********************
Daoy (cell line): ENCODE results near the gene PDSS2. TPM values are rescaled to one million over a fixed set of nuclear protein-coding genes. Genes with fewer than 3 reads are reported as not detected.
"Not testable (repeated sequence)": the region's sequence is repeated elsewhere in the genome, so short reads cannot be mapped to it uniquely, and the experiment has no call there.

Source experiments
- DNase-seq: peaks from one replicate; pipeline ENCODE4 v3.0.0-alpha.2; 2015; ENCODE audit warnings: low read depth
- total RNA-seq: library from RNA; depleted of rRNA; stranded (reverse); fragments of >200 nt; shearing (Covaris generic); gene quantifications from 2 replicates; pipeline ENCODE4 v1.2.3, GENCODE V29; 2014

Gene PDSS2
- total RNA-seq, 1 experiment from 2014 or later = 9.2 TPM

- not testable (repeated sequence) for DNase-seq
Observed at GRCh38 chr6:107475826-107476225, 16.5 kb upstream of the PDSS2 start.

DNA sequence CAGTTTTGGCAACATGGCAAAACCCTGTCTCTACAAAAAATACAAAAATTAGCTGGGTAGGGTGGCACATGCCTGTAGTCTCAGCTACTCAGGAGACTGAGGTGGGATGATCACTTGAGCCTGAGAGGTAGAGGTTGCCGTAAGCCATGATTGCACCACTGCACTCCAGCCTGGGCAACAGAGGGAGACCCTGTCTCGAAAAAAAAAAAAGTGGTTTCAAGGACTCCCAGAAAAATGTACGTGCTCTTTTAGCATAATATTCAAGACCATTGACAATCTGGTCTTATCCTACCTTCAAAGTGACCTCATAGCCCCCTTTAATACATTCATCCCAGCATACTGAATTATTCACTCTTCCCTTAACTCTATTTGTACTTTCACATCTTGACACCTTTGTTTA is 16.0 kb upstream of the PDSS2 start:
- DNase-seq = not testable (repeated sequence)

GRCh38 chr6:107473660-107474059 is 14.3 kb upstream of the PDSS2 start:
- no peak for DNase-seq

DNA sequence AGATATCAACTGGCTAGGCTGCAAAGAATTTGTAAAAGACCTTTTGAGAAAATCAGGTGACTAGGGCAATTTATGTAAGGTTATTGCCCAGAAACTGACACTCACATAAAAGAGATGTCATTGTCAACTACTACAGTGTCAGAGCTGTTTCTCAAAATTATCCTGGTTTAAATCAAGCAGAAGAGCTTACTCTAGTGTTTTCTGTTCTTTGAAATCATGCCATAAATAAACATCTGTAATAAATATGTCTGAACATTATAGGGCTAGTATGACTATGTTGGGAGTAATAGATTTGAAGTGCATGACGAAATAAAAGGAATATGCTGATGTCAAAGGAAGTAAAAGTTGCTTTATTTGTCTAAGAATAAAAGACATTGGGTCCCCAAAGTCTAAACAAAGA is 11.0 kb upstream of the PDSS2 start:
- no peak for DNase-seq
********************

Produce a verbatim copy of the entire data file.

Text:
Daoy (cell line): ENCODE results near the gene PDSS2. TPM values are rescaled to one million over a fixed set of nuclear protein-coding genes. Genes with fewer than 3 reads are reported as not detected.
"Not testable (repeated sequence)": the region's sequence is repeated elsewhere in the genome, so short reads cannot be mapped to it uniquely, and the experiment has no call there.

Source experiments
- DNase-seq: peaks from one replicate; pipeline ENCODE4 v3.0.0-alpha.2; 2015; ENCODE audit warnings: low read depth
- total RNA-seq: library from RNA; depleted of rRNA; stranded (reverse); fragments of >200 nt; shearing (Covaris generic); gene quantifications from 2 replicates; pipeline ENCODE4 v1.2.3, GENCODE V29; 2014

Gene PDSS2
- total RNA-seq, 1 experiment from 2014 or later = 9.2 TPM

- not testable (repeated sequence) for DNase-seq
Observed at GRCh38 chr6:107475826-107476225, 16.5 kb upstream of the PDSS2 start.

DNA sequence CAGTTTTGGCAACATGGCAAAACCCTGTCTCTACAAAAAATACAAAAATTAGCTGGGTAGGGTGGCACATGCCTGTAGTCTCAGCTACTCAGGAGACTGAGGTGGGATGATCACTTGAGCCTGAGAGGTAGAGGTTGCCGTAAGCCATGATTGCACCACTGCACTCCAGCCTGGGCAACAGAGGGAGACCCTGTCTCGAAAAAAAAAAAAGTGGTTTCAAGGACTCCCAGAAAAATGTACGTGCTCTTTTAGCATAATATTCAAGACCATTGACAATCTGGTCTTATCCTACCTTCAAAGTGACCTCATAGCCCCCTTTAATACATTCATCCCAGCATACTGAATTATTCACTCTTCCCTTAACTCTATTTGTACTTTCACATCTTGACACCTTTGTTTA is 16.0 kb upstream of the PDSS2 start:
- DNase-seq = not testable (repeated sequence)

GRCh38 chr6:107473660-107474059 is 14.3 kb upstream of the PDSS2 start:
- no peak for DNase-seq

DNA sequence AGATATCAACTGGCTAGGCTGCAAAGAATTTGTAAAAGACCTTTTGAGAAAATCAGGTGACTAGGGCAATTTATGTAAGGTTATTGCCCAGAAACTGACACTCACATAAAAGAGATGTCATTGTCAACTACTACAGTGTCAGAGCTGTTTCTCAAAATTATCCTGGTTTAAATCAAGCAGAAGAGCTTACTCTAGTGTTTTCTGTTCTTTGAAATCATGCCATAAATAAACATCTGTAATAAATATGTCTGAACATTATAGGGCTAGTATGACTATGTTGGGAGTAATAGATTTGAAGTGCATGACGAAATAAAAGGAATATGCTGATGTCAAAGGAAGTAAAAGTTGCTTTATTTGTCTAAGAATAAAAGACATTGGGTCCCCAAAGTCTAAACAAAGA is 11.0 kb upstream of the PDSS2 start:
- no peak for DNase-seq